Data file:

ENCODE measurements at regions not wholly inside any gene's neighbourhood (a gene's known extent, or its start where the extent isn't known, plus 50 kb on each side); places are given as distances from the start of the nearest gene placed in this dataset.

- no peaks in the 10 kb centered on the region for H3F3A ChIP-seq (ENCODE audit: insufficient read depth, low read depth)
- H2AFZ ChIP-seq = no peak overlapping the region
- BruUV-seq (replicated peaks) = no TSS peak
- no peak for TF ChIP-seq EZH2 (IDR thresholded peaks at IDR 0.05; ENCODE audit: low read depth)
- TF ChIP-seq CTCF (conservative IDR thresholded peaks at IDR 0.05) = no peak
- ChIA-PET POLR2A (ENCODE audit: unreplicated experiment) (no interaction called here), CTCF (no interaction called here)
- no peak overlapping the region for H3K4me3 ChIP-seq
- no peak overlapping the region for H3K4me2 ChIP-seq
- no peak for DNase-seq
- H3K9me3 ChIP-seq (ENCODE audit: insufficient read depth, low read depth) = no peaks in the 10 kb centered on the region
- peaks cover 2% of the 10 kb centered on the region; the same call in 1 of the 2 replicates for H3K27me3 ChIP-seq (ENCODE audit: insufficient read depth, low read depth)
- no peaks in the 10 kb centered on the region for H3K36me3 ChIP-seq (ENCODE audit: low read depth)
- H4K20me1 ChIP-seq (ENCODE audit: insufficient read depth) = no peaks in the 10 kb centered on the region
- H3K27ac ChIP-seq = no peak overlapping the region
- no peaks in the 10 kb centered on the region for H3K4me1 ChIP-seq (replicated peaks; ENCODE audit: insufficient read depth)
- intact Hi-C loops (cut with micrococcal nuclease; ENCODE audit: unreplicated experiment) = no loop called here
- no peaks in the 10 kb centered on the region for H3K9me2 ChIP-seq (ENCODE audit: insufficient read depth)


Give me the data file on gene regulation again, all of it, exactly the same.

ENCODE measurements at regions not wholly inside any gene's neighbourhood (a gene's known extent, or its start where the extent isn't known, plus 50 kb on each side); places are given as distances from the start of the nearest gene placed in this dataset.

- no peaks in the 10 kb centered on the region for H3F3A ChIP-seq (ENCODE audit: insufficient read depth, low read depth)
- H2AFZ ChIP-seq = no peak overlapping the region
- BruUV-seq (replicated peaks) = no TSS peak
- no peak for TF ChIP-seq EZH2 (IDR thresholded peaks at IDR 0.05; ENCODE audit: low read depth)
- TF ChIP-seq CTCF (conservative IDR thresholded peaks at IDR 0.05) = no peak
- ChIA-PET POLR2A (ENCODE audit: unreplicated experiment) (no interaction called here), CTCF (no interaction called here)
- no peak overlapping the region for H3K4me3 ChIP-seq
- no peak overlapping the region for H3K4me2 ChIP-seq
- no peak for DNase-seq
- H3K9me3 ChIP-seq (ENCODE audit: insufficient read depth, low read depth) = no peaks in the 10 kb centered on the region
- peaks cover 2% of the 10 kb centered on the region; the same call in 1 of the 2 replicates for H3K27me3 ChIP-seq (ENCODE audit: insufficient read depth, low read depth)
- no peaks in the 10 kb centered on the region for H3K36me3 ChIP-seq (ENCODE audit: low read depth)
- H4K20me1 ChIP-seq (ENCODE audit: insufficient read depth) = no peaks in the 10 kb centered on the region
- H3K27ac ChIP-seq = no peak overlapping the region
- no peaks in the 10 kb centered on the region for H3K4me1 ChIP-seq (replicated peaks; ENCODE audit: insufficient read depth)
- intact Hi-C loops (cut with micrococcal nuclease; ENCODE audit: unreplicated experiment) = no loop called here
- no peaks in the 10 kb centered on the region for H3K9me2 ChIP-seq (ENCODE audit: insufficient read depth)